Brett Nottingham Transferring

It just never worked out for Nottingham

Stanford junior quarterback Brett Nottingham, expected by many to be Andrew Luck's successor, is transferring. A university spokesman confirmed the news following Saturday's practice. Nottingham will not travel with the team to the January 1 Rose Bowl. He has turned in his playbook.

With that, a chaotic -- yet ultimately victorious -- Cardinal season has taken another turn. Brett Nottingham has finished his Stanford career 10-for-16 with exactly 100 yards passing to go along with a single touchdown throw. He appeared in eight games.

The East Bay native played prep ball with Stanford unanimous All-American tight end Zach Ertz at Danville's Monte Vista High School. He was Luck's primary back-up last season in a year Josh Nunes missed because of injury. About a week before the kick-off of the 2012 campaign, Stanford head coach David Shaw announced that Nunes had beaten Nottingham for the starting quarterback spot.

That move came as a surprise to many, particularly after Nottingham had out-performed Nunes statistically in open exhibitions at Stanford's spring game and in the final preseason scrimmage. But Shaw said his decision was rooted in Nunes' ability to better avoid negative plays and manage Stanford's offense, and not on Nottingham's superior arm strength and athleticism.

Despite Nunes' subsequent struggles and the Stanford attack's severe drop in production, Nottingham did not see significant playing time. He was relegated to mop-up duty against Duke and at Colorado while Kevin Hogan's role steadily grew throughout the season. Hogan made his first start on November 10 and performed well in a win over Oregon State, all but extinguishing Nottingham's prospects of attaining considerable playing time.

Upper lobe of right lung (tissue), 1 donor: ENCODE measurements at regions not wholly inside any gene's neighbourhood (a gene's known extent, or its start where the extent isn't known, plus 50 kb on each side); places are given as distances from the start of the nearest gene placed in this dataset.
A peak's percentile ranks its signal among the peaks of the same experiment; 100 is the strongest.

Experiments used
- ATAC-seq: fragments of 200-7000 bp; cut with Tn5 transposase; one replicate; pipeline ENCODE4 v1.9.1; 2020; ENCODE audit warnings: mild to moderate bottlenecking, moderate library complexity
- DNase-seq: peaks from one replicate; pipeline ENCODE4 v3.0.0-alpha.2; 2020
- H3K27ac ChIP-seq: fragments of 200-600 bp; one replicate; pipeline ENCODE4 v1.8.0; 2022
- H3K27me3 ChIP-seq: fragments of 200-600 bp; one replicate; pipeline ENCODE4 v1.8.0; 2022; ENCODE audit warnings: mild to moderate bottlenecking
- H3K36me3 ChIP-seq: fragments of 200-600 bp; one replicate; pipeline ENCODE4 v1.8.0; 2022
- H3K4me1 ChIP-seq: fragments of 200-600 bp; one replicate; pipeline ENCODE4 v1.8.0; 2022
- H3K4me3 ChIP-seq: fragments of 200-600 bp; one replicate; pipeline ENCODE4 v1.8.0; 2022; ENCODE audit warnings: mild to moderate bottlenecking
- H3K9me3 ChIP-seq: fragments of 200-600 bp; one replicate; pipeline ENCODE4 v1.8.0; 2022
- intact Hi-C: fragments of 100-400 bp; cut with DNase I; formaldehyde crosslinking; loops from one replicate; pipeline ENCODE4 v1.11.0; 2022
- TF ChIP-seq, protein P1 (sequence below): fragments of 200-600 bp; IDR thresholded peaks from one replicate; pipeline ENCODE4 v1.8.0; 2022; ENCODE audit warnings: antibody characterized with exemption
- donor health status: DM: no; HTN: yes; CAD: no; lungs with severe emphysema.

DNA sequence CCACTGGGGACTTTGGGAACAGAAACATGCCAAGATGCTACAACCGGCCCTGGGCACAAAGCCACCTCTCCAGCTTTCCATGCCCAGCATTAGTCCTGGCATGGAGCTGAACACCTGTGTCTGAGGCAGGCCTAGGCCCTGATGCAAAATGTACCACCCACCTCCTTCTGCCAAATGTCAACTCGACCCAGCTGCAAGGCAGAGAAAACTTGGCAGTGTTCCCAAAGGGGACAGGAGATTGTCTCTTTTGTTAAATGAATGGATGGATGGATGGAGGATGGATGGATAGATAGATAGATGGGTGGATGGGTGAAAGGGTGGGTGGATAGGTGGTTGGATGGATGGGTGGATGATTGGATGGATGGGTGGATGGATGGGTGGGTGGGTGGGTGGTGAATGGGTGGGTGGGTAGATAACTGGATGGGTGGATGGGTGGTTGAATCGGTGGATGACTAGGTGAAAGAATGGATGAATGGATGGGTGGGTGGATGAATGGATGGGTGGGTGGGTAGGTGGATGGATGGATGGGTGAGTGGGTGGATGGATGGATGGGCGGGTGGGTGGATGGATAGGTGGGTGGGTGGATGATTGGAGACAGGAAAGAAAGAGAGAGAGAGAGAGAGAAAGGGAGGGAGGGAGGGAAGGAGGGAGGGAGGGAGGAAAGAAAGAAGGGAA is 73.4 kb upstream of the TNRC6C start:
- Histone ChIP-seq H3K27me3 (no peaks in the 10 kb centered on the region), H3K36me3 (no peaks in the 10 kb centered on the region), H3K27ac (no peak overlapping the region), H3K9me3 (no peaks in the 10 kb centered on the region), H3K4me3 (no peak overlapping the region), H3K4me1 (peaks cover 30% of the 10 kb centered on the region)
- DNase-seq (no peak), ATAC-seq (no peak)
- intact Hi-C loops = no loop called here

Among the Stanford fan base, there's a lingering curiosity as to what could have been had Nottingham gotten his chance while Hogan was developing, especially during Nunes' worst performances at Washington and Notre Dame. Those games represented the Cardinal's only 2012 losses, both coming after the Farm Boys' starter missed several easy throws. During Nunes' struggles in Seattle, ESPN cameras hovered near Nottingham on the sideline, anticipating a quarterback change that never came. Once Hogan had developed into adequate starter's form, of course, this anticipation vanished.

After losing the initial 2012 quarterback battle, Nottingham never publicly addressed his scarce playing time. Shaw said that he continued working hard at practice, ready to step in for Nunes -- and later Hogan -- in case of injury.

Stanford's Fall academic term ended this week. In theory, Nottingham can enroll elsewhere immediately and potentially satisfy the curiosity of onlookers who have long wished to see him in game action. If he transfers to a lower-level FCS, Division II, or Division III school, Nottingham will not be forced to miss a season due to NCAA transfer rules. This may be an intriguing possibility for him, given the fact an athlete's eligibility ends five years after first enrollment. Since Nottingham redshirted his freshman season in 2010, he has two more years of potential eligibility and only one if he transfers to another FBS school, in which case a season off would be required.

The Bootleg will continue to break any new developments.


David Lombardi covers Stanford sports for The Bootleg and FOX Sports Next. He can also be heard on San Francisco's 95.7 The Game. Check him out at www.davidlombardisports.com. Follow him on Twitter: @davidmlombardi.


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